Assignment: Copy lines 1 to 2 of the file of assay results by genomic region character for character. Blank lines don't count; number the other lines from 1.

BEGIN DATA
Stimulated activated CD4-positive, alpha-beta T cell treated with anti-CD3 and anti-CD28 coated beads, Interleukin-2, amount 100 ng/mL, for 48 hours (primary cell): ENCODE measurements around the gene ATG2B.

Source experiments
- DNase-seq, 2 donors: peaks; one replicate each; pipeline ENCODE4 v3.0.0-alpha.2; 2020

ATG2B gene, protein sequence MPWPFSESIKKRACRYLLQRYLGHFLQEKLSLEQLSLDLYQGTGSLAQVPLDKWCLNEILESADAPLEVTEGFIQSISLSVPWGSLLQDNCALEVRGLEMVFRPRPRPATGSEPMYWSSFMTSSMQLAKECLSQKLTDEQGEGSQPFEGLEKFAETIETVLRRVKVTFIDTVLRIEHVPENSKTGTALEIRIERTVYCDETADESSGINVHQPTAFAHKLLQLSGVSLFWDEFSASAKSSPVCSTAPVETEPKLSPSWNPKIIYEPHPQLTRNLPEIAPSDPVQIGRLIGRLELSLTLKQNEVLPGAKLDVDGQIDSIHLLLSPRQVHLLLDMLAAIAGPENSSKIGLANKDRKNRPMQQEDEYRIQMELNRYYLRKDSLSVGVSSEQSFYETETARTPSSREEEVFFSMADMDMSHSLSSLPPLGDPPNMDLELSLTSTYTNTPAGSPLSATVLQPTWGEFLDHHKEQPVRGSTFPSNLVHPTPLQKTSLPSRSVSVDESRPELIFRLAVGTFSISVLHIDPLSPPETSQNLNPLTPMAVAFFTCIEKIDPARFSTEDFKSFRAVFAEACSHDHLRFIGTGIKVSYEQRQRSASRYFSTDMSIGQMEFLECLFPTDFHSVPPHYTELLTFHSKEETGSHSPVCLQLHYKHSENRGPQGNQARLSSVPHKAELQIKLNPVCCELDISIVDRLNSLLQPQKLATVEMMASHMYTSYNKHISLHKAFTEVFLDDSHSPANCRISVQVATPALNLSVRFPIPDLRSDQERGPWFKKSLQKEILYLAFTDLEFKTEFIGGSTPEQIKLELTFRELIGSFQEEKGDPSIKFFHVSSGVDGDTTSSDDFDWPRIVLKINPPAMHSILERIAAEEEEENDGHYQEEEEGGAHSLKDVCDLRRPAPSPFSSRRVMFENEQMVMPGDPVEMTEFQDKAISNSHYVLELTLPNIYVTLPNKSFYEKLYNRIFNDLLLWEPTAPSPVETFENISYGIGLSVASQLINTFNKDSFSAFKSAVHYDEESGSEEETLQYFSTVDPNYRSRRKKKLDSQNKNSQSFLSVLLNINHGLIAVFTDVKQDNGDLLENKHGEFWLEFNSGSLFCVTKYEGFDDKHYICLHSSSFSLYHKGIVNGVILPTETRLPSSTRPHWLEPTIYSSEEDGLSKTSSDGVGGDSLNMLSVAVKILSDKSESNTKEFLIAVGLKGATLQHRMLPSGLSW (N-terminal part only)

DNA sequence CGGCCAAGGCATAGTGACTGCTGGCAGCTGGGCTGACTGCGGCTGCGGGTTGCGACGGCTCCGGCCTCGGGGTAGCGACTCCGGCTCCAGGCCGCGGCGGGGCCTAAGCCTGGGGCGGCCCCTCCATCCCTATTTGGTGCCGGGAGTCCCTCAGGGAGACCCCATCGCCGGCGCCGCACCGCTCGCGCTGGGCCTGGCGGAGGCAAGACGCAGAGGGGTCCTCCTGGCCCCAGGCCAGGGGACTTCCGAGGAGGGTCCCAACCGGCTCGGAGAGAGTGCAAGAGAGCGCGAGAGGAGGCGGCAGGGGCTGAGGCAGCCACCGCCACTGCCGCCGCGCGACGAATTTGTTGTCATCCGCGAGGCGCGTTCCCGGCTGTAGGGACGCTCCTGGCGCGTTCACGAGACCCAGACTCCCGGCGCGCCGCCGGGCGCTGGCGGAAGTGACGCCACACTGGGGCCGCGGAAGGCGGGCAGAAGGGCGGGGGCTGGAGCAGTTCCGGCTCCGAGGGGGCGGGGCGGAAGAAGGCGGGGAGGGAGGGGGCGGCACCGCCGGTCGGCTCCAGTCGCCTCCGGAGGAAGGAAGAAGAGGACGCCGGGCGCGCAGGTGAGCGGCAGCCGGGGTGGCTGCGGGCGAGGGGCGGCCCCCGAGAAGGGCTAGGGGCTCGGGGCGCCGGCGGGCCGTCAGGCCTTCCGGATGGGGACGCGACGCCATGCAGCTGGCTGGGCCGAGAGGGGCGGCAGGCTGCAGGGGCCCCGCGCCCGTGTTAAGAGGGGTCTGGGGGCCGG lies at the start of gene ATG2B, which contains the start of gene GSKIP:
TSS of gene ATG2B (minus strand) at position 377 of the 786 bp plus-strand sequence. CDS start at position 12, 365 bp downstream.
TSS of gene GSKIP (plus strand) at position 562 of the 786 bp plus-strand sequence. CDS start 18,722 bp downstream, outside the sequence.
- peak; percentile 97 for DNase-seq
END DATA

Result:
Stimulated activated CD4-positive, alpha-beta T cell treated with anti-CD3 and anti-CD28 coated beads, Interleukin-2, amount 100 ng/mL, for 48 hours (primary cell): ENCODE measurements around the gene ATG2B.

Source experiments